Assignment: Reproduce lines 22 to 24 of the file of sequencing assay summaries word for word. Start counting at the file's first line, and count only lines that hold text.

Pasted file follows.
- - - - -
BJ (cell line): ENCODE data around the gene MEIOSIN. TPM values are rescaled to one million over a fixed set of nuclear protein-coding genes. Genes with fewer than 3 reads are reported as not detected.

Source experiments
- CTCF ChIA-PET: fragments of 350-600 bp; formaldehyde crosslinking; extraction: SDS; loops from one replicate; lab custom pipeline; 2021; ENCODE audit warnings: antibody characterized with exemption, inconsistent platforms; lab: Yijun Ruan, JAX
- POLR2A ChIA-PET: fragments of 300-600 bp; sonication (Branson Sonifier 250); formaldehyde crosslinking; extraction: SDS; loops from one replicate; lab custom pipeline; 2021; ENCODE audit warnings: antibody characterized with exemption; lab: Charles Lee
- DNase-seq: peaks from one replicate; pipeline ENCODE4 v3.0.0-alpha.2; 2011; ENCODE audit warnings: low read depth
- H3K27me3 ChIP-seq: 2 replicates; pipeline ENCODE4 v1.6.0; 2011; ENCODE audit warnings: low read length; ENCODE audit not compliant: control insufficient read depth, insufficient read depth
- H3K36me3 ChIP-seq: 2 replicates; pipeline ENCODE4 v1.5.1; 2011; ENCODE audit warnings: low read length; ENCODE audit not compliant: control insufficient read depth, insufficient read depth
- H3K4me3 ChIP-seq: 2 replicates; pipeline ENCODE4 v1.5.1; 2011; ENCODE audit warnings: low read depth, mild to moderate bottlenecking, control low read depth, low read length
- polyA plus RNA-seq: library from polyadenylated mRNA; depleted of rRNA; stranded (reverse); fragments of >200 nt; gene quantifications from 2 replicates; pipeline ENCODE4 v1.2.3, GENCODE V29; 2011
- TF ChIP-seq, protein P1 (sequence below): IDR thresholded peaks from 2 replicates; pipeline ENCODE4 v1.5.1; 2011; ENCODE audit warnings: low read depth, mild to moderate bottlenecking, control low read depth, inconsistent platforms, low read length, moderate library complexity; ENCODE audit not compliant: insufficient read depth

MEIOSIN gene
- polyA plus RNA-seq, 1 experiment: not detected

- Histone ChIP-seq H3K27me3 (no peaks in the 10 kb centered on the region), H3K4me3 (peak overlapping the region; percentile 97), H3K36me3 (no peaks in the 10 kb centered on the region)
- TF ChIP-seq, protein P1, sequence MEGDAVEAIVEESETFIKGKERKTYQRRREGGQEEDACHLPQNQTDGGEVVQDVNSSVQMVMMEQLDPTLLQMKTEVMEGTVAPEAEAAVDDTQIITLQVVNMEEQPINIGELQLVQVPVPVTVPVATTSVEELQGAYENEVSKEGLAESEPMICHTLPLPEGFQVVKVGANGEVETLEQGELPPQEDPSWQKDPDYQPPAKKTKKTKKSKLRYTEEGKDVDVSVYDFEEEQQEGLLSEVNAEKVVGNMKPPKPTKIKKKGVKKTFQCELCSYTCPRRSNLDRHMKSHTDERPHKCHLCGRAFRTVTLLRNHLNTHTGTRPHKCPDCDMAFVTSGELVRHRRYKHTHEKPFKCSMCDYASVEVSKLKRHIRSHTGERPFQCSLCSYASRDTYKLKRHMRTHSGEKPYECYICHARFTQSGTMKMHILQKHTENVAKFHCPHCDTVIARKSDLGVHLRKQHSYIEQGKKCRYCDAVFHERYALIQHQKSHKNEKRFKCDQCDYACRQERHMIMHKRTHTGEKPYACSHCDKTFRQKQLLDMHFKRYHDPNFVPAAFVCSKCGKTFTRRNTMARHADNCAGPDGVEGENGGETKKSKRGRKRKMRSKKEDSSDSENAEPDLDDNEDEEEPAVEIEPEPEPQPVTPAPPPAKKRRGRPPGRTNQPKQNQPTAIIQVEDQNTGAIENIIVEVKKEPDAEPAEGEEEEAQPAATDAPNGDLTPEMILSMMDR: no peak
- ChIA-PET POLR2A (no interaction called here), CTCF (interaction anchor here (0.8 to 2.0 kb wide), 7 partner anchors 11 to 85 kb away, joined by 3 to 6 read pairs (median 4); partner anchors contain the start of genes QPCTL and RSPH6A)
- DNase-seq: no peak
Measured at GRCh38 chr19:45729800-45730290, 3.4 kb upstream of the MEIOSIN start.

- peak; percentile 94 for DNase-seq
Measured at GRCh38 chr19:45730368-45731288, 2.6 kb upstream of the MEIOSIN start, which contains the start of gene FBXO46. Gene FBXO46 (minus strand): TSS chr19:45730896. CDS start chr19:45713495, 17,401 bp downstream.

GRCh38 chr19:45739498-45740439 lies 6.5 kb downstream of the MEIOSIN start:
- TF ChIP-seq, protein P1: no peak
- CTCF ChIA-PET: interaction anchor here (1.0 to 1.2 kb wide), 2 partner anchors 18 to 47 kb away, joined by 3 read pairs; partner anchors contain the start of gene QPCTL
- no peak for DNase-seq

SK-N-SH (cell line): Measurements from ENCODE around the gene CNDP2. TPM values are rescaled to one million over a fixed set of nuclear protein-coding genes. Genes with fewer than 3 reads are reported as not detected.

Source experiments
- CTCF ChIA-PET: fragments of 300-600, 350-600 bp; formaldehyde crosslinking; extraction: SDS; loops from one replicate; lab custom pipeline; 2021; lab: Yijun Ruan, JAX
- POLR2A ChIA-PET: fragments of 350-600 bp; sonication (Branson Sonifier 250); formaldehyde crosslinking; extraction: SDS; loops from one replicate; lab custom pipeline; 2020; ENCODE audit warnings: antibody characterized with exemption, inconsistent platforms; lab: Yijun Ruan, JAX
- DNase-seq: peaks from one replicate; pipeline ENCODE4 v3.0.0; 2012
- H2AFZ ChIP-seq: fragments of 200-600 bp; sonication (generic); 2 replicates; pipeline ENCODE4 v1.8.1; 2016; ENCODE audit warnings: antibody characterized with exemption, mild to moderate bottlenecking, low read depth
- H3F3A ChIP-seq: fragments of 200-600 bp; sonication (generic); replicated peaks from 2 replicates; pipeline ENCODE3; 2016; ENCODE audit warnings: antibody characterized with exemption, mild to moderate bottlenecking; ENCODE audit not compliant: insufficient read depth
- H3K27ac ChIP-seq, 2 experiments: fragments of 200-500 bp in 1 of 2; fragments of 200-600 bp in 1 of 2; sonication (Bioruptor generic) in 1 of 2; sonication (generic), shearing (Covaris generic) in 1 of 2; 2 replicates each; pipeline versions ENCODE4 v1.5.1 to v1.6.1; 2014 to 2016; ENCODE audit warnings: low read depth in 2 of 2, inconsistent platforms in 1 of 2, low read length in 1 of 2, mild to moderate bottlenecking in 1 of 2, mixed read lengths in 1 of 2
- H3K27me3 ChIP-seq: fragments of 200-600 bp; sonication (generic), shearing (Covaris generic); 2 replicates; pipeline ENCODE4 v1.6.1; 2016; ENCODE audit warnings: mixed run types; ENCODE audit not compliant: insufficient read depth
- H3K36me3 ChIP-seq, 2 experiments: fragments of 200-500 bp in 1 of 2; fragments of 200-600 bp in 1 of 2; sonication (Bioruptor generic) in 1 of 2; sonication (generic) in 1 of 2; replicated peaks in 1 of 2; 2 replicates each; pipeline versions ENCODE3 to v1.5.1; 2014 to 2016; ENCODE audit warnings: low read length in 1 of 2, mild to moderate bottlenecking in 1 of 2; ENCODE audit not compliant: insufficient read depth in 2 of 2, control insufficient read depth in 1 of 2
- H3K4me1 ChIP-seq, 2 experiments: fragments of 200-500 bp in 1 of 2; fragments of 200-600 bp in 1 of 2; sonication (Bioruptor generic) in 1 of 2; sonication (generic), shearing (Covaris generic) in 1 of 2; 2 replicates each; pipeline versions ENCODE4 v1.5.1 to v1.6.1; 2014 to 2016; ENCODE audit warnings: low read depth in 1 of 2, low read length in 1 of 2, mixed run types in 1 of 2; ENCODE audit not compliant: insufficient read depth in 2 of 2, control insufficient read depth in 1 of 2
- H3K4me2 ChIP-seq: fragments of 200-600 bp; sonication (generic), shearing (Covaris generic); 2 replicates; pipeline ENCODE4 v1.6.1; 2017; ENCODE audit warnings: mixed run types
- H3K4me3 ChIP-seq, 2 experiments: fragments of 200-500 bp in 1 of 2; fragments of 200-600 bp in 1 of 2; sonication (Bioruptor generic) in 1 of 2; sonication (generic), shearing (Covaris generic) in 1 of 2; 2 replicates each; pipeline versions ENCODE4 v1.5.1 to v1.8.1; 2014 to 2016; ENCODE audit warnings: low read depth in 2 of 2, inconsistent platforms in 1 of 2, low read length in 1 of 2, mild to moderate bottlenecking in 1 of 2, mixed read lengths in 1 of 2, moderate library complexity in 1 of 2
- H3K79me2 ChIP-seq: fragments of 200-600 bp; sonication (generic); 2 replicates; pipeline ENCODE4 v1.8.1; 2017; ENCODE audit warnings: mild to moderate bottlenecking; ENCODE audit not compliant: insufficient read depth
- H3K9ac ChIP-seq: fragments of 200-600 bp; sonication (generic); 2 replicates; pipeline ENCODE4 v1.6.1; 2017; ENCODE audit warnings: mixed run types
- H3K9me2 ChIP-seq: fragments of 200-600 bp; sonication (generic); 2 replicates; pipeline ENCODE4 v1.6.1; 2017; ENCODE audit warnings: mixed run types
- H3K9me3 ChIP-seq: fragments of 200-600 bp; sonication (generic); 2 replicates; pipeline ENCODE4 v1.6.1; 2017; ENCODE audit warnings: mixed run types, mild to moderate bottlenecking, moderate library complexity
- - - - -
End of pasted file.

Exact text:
- CTCF ChIA-PET: interaction anchor here (1.0 to 1.2 kb wide), 2 partner anchors 18 to 47 kb away, joined by 3 read pairs; partner anchors contain the start of gene QPCTL
- no peak for DNase-seq

SK-N-SH (cell line): Measurements from ENCODE around the gene CNDP2. TPM values are rescaled to one million over a fixed set of nuclear protein-coding genes. Genes with fewer than 3 reads are reported as not detected.